The Autism Spectrum Disorder, more commonly called as ASD of Autism, is a condition that could have wide-ranging symptoms for people. Difficulties in social interaction, communication, and focus on certain interests can limit people with autism and may further lead to behavioral challenges.
But this isn’t the case for everyone. Despite unique challenges, there are people with autism that can live beyond their diagnosis and enjoy a full and meaningful life. And such is the case for woodworker Gregory Chabolla.
Gregory Chabolla’s Story – From Heavy Diagnosis to a Woodworking Business
Back in 1998, 3 ½ years old, Gregory was diagnosed with a form of autism called the Pervasive Development Disorder – Not Otherwise Specified or PDD-NOS. We asked his mom, Michelle, about Gregory’s growing up years and how he was able to handle his condition.
True enough, as they say, you would never understand autism and what changes it brings to a family’s life until you have experienced it yourself. And for Gregory and his family, it came with a heavy diagnosis.
But with the support of his family, Gregory did not let that diagnosis define his life. He was able to accomplish much more than what was “predicted” for him by his doctors, and proceeded to take interest in woodworking and became an accomplished woodworker.
And all began with an encounter with a woodworker that sparked interest within Gregory. We asked him how he was introduced to woodworking.
Patsy agreed to teach Gregory woodworking, seeing how he was interested in doing it. They started working on simple things and then eventually branched out to more complicated cuts and designs. Gregory was able to turn that initial interest into a full career, and even started selling his works to other people.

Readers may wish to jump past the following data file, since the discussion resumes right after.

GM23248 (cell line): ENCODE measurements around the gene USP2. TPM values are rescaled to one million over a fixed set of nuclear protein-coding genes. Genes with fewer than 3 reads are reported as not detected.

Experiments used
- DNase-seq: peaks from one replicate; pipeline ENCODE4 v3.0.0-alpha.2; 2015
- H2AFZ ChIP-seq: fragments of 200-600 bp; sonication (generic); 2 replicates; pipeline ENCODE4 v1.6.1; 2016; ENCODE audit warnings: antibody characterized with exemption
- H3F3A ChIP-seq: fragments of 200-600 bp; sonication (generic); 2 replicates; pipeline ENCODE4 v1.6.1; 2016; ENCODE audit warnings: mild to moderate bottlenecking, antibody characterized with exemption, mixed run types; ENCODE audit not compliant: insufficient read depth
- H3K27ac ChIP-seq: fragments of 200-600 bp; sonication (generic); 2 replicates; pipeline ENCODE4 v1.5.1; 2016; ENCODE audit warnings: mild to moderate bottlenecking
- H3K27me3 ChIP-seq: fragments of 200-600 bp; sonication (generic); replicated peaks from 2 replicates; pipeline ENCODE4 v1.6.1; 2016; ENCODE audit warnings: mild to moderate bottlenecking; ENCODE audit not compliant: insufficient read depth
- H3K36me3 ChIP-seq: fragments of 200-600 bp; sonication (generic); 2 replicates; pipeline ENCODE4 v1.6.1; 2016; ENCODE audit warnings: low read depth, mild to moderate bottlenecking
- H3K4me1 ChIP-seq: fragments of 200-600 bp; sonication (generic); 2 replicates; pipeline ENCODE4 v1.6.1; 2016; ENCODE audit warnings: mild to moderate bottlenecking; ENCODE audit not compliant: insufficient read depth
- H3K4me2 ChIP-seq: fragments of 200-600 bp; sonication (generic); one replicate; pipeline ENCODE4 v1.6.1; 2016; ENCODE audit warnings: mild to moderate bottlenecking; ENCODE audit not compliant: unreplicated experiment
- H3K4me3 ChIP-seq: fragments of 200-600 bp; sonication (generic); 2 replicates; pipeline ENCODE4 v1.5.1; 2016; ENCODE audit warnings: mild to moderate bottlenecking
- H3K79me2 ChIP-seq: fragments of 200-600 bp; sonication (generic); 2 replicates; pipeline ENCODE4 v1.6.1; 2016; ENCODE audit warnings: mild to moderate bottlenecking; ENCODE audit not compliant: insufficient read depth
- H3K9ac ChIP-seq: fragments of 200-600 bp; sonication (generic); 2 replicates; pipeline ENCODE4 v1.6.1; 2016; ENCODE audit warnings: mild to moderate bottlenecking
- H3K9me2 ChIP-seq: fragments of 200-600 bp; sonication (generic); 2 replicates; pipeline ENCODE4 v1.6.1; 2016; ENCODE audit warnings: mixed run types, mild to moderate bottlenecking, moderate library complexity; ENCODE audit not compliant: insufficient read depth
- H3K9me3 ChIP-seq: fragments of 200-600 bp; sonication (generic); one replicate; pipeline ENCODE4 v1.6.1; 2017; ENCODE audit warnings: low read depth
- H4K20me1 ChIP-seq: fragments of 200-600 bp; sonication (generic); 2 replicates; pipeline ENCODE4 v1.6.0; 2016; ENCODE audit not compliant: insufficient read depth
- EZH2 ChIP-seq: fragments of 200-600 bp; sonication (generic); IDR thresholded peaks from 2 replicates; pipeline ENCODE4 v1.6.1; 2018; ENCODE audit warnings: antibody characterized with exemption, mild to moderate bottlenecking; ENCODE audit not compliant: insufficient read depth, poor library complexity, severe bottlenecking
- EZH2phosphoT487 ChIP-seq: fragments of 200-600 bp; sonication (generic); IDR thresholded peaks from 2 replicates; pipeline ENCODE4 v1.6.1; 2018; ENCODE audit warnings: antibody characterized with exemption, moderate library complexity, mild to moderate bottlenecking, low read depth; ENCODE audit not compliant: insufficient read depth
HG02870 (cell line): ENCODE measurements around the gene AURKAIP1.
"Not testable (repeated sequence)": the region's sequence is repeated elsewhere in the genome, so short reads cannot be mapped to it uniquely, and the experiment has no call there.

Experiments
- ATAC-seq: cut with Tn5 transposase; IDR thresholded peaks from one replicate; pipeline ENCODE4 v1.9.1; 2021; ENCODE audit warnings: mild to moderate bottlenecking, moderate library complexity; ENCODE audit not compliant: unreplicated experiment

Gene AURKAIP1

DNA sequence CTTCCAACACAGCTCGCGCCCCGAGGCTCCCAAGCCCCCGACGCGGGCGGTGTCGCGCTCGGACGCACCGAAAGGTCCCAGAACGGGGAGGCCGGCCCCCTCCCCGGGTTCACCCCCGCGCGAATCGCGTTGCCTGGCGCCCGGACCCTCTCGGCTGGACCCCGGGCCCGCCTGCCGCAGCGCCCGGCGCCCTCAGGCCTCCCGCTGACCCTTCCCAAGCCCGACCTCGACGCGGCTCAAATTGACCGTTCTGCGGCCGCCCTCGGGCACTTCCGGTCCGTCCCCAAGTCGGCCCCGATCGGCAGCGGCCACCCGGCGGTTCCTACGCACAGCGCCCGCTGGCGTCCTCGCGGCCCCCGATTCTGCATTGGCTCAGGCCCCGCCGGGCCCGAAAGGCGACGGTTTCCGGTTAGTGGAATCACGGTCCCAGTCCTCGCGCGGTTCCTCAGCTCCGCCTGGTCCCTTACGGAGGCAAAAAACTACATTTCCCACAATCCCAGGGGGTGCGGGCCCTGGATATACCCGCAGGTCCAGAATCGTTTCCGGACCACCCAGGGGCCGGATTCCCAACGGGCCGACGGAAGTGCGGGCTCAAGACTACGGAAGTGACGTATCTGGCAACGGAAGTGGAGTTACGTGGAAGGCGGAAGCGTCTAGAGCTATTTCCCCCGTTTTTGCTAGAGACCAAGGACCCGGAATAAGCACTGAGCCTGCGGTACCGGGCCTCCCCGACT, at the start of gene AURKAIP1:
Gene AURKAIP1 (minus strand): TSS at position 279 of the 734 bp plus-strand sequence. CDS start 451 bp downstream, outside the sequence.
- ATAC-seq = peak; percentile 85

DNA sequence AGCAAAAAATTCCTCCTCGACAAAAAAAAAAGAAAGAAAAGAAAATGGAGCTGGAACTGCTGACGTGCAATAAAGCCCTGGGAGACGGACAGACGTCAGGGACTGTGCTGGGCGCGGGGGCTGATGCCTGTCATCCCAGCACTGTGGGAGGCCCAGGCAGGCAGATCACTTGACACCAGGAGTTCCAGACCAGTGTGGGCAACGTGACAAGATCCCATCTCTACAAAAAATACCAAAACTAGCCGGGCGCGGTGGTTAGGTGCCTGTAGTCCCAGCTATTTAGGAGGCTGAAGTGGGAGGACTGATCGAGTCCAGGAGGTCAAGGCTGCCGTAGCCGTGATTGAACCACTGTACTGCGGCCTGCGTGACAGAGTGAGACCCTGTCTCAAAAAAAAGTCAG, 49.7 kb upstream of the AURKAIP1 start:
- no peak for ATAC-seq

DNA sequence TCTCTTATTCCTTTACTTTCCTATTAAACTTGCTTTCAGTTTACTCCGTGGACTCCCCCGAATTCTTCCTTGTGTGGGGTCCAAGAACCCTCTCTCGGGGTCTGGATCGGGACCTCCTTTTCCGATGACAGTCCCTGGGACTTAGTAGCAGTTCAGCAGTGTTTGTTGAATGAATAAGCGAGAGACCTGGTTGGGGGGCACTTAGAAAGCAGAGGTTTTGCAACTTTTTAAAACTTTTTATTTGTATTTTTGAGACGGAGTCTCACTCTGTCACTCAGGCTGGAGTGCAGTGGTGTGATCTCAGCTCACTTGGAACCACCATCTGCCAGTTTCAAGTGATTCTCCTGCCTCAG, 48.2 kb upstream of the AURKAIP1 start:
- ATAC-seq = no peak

His woodworking business grew across Texas and online too, especially when his official website and Facebook account allowed people to easily reach him for orders or even just to express their admiration of his works. Gregory’s woodwork products now range from intricate designs on crosses and unique designs on Texas Mesquite to custom pieces on different kinds of wood. But Gregory’s favorite pieces to make are those where he can put his skills to work.
Gregory is also very active in joining art shows and festivals, and through Facebook, he often invites people to join him and see his work. So beyond being able to create something and showcase his talents as a woodworker, his interaction with his customers and family through his woodwork brings joy into his life.
Indeed, Gregory’s life and woodworking career is a story that could inspire thousands of lives. Despite his condition, he was able to find his passion and use it to make the most out of it, including the benefits of income and of course, sense of pride and fulfillment. His mom thinks the same way, too.
If you are inspired to try out woodworking or know someone who would be interested to start learning about it, you may start to focus on its general benefits. Gregory himself attests to it.
And if safety is a concern, just always remember that following proper safety precautions and necessary guidance would go a long way in woodworking. In Gregory’s case, it’s his focused mind and careful steps that allow him to stay safe while working on pieces, even when working with a power tool, his favorite scroll saw. When we asked his mother if safety is a constant concern, this is what she said.
Summary – What can we learn from Gregory’s Story
Woodworking has become a means for people to live their lives fully despite different circumstances in life. We’ve previously talked to a former drug addict that found a new life in woodworking and people suffering from CPTSD who use woodworking as a way to cope with their symptoms, but Gregory’s story is a very special one that’s rarely encountered nowadays. Hence, we’re grateful to Gregory and his mom Michelle for sharing with us his wonderful journey. If you want to see Gregory’s works, visit his website (www.gregorysgifts.com) and his Facebook page (https://www.facebook.com/gregorygifts/).